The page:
US v. Jerome Barnhart
UNPUBLISHED PER CURIAM OPINION filed. Originating case number: 1:15-cr-00270-AJT-1. Copies to all parties and the district court. . [16-4436]
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UNITED STATES COURT OF APPEALS
FOR THE FOURTH CIRCUIT
UNITED STATES OF AMERICA,
Plaintiff - Appellee,
JEROME ROBERT BARNHART,
Defendant - Appellant.
Appeal from the United States District Court for the Eastern
District of Virginia, at Alexandria. Anthony J. Trenga, District
February 13, 2017
March 24, 2017
Before TRAXLER, KING, and DIAZ, Circuit Judges.
Affirmed in part; dismissed in part by unpublished per curiam
Michael C. Sprano, THE SPRANO LAW FIRM, Fairfax, Virginia, for
Dana J. Boente, United States Attorney, Michael J.
Frank, Special Assistant United States Attorney, Alexandria,
Virginia, for Appellee.
Unpublished opinions are not binding precedent in this circuit.
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denying his motion to withdraw his guilty plea.
appeals his sentence of 264 months of imprisonment for kidnapping,
in violation of 18 U.S.C. § 1201(a), (d) (2012).
We affirm in
part and dismiss in part.
We review for an abuse of discretion the denial of a motion
to withdraw a guilty plea.
376, 383 (4th Cir. 2012).
United States v. Nicholson, 676 F.3d
To withdraw a guilty plea before
sentencing, a defendant must “show a fair and just reason for
requesting the withdrawal.”
Fed. R. Crim. P. 11(d)(2)(B).
defendant bears the burden of demonstrating that withdrawal should
United States v. Thompson-Riviere, 561 F.3d 345, 348
(4th Cir. 2009) (alteration and internal quotation marks omitted).
Where the district court substantially complied with the Rule 11
requirements, the defendant must overcome a strong presumption
that his guilty plea is final and binding.
United States v.
Lambey, 974 F.2d 1389, 1394 (4th Cir. 1992) (en banc).
We have developed a nonexclusive list of factors for district
courts to consider when deciding whether the defendant has met
(1) whether the defendant has offered credible evidence
that his plea was not knowing or not voluntary;
(2) whether the defendant has credibly asserted his
legal innocence; (3) whether there has been a delay
between the entering of the plea and the filing of the
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motion to withdraw the plea; (4) whether the defendant
(5) whether withdrawal will cause prejudice to the
inconvenience the court and waste judicial resources.
United States v. Moore, 931 F.2d 245, 248 (4th Cir. 1991).
first factor is perhaps the most important, as “the fairness of
the Rule 11 proceeding is the key factor in the review of the
denial of a motion to withdraw a guilty plea.”
United States v.
Wilson, 81 F.3d 1300, 1306 (4th Cir. 1996).
Barnhart entered a knowing and voluntary plea.
that he was pressured into pleading guilty by his attorneys.
there is no evidence, other than Barnhart’s assertion, suggesting
that Barnhart’s plea was not knowingly and voluntarily made.
review of the record convinces us that the court conducted a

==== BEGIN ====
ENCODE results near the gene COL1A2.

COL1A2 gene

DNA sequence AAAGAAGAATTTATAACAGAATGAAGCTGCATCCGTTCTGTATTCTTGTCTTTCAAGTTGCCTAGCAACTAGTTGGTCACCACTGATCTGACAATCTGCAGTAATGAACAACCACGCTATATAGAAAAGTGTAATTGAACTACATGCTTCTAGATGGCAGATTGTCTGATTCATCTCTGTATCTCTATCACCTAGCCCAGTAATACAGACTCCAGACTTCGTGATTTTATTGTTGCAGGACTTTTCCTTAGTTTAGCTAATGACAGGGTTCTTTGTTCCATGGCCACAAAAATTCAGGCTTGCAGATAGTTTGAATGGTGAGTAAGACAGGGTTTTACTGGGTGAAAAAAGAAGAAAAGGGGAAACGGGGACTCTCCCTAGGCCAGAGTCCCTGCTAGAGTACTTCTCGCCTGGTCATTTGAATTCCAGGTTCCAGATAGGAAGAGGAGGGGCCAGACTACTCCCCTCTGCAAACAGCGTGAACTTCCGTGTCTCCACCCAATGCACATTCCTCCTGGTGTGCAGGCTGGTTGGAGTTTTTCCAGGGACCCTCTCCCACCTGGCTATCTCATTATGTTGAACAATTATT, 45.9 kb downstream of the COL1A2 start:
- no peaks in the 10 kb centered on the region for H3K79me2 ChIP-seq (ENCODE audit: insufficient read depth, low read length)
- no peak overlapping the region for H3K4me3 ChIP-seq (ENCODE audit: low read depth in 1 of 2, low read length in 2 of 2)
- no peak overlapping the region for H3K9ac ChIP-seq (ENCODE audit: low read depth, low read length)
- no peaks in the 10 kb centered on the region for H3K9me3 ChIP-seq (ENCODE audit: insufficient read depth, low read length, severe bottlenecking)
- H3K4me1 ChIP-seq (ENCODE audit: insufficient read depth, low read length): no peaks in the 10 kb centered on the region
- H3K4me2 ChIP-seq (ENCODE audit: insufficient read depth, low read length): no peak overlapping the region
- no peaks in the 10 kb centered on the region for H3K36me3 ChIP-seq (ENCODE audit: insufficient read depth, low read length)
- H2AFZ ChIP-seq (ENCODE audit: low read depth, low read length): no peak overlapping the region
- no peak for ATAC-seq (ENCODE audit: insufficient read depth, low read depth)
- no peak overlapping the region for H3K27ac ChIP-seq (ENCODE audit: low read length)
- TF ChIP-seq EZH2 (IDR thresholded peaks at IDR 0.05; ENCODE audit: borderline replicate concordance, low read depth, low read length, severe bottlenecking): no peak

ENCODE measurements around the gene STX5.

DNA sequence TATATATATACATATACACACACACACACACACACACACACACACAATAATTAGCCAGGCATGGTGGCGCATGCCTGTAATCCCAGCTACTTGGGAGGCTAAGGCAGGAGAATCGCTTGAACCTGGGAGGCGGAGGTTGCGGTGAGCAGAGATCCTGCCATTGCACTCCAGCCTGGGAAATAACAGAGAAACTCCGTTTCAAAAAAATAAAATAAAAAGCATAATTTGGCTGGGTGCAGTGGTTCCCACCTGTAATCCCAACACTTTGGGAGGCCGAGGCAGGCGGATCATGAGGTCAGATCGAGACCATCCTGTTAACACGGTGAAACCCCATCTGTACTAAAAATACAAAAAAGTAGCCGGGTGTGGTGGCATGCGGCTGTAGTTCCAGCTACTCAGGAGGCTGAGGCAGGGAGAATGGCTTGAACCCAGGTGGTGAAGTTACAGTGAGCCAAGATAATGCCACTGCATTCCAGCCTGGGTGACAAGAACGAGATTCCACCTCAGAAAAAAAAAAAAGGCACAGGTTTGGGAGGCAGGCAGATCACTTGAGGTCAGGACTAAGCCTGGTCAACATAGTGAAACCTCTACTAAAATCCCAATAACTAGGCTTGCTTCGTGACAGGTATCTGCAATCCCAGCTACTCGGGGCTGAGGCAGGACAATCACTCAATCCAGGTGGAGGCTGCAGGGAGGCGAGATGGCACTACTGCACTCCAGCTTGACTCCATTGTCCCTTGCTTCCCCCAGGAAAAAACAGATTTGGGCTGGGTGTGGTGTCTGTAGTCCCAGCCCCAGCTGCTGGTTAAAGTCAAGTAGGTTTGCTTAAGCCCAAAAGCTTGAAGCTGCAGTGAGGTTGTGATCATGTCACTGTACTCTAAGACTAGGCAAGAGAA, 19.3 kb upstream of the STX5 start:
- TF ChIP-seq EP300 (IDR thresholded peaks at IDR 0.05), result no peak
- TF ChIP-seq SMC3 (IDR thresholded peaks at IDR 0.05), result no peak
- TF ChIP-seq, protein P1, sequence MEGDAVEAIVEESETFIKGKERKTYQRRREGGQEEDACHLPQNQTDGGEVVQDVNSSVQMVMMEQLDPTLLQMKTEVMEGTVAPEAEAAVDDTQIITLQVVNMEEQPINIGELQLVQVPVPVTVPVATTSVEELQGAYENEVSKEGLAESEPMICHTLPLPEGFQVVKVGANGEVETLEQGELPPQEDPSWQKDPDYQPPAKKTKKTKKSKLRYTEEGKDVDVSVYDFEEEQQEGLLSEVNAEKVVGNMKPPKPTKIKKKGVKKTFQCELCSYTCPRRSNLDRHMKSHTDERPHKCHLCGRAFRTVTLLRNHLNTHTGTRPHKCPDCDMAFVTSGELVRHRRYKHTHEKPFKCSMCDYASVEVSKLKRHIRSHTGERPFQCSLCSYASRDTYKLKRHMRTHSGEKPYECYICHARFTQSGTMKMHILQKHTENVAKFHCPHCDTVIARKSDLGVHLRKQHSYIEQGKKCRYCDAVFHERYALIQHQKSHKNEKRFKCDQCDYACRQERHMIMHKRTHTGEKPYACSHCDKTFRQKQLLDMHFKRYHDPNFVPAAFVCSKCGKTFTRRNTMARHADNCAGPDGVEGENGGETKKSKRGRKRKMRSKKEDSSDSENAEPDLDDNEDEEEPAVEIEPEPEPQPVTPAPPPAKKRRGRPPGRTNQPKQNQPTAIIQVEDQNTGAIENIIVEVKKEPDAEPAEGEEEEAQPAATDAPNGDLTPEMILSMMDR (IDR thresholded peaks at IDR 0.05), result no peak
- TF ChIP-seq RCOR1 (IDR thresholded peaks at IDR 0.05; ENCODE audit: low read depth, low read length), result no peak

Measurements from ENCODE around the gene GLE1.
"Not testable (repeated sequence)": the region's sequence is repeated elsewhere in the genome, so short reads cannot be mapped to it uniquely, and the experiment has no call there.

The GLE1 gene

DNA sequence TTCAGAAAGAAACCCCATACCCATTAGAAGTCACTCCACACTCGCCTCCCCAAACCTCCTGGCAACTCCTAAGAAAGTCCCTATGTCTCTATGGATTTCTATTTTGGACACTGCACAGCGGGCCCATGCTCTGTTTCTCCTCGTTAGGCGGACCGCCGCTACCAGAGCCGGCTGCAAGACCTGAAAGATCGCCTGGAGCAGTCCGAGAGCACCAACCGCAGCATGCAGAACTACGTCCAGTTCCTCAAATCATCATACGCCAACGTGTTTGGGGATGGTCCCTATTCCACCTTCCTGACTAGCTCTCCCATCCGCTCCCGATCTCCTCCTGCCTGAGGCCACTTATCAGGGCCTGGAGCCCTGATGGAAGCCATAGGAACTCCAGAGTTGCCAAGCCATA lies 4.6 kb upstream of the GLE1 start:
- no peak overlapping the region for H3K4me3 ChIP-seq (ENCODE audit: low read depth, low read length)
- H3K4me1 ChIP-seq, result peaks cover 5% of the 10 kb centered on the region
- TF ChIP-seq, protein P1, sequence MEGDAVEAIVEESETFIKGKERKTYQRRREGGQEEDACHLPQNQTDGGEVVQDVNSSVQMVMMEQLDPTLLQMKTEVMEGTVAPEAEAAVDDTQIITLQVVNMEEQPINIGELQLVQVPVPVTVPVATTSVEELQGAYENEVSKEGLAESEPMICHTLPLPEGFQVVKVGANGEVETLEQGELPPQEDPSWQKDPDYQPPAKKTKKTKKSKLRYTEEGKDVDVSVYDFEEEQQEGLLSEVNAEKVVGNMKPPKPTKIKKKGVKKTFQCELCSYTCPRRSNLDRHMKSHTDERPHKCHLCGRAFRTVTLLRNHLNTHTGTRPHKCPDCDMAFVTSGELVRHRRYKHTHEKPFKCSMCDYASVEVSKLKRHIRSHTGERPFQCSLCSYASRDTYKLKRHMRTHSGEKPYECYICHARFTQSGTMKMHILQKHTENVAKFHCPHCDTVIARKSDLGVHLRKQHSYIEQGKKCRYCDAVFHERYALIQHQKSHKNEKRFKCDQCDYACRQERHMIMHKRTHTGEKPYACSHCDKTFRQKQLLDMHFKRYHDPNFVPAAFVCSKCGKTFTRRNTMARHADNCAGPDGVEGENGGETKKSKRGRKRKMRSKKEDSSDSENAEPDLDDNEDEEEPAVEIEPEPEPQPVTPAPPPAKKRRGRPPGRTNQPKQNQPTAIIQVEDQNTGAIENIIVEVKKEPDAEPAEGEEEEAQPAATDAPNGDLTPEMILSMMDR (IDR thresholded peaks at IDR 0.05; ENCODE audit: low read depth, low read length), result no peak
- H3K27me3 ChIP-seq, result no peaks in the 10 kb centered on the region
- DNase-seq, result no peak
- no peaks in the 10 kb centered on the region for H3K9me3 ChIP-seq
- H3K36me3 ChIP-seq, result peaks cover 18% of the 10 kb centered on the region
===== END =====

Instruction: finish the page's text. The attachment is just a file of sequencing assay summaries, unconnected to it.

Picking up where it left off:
thorough Rule 11 proceeding.
Importantly, Barnhart acknowledged
that he had read and understood the plea agreement and confirmed
that nobody made any threats or promises to make him plead guilty.
Therefore, because Barnhart has failed to overcome “the strong
presumption that the plea is final and binding,” Lambey, 974 F.2d
at 1394, we conclude that the first factor weighs against allowing
Barnhart to withdraw his plea.
Our consideration of the remaining Moore factors reveals
nothing that would overcome this presumption.
Barnhart has not
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offered a credible assertion of innocence, he does not attack the
competence of prior counsel, and his delay in filing the motion is
longer than a period of time we have previously considered “long.”
Moore, 931 F.2d at 248.
Barnhart as well.
The final two factors weigh against
Accordingly, we readily conclude that the
district court did not abuse its discretion in denying the motion
Next, Barnhart contends the court erred by imposing certain
enhancements to his sentence.
The Government asserts this claim
is barred by Barnhart’s waiver of his right to appeal his sentence.
We review the validity of an appeal waiver de novo and “will
enforce the waiver if it is valid and the issue appealed is within
the scope of the waiver.”
United States v. Adams, 814 F.3d 178,
circumstances, a properly conducted Rule 11 colloquy establishes
the validity of the waiver.”
As we previously stated, Barnhart’s Rule 11 colloquy was
properly conducted, and Barnhart knowingly and voluntarily agreed
to waive his appellate rights.
Consequently, we conclude that
Barnhart’s appellate waiver is valid, the Government has properly
invoked the waiver, and the sentencing claims fall within the
Therefore, Barnhart’s claims that the district
court erred in sentencing him must be dismissed.
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Accordingly, we affirm the judgment of the district court in
part and dismiss Barnhart’s appeal in part.
We dispense with oral
argument because the facts and legal contentions are adequately
presented in the materials before this court and argument would
not aid the decisional process.
AFFIRMED IN PART;
DISMISSED IN PART
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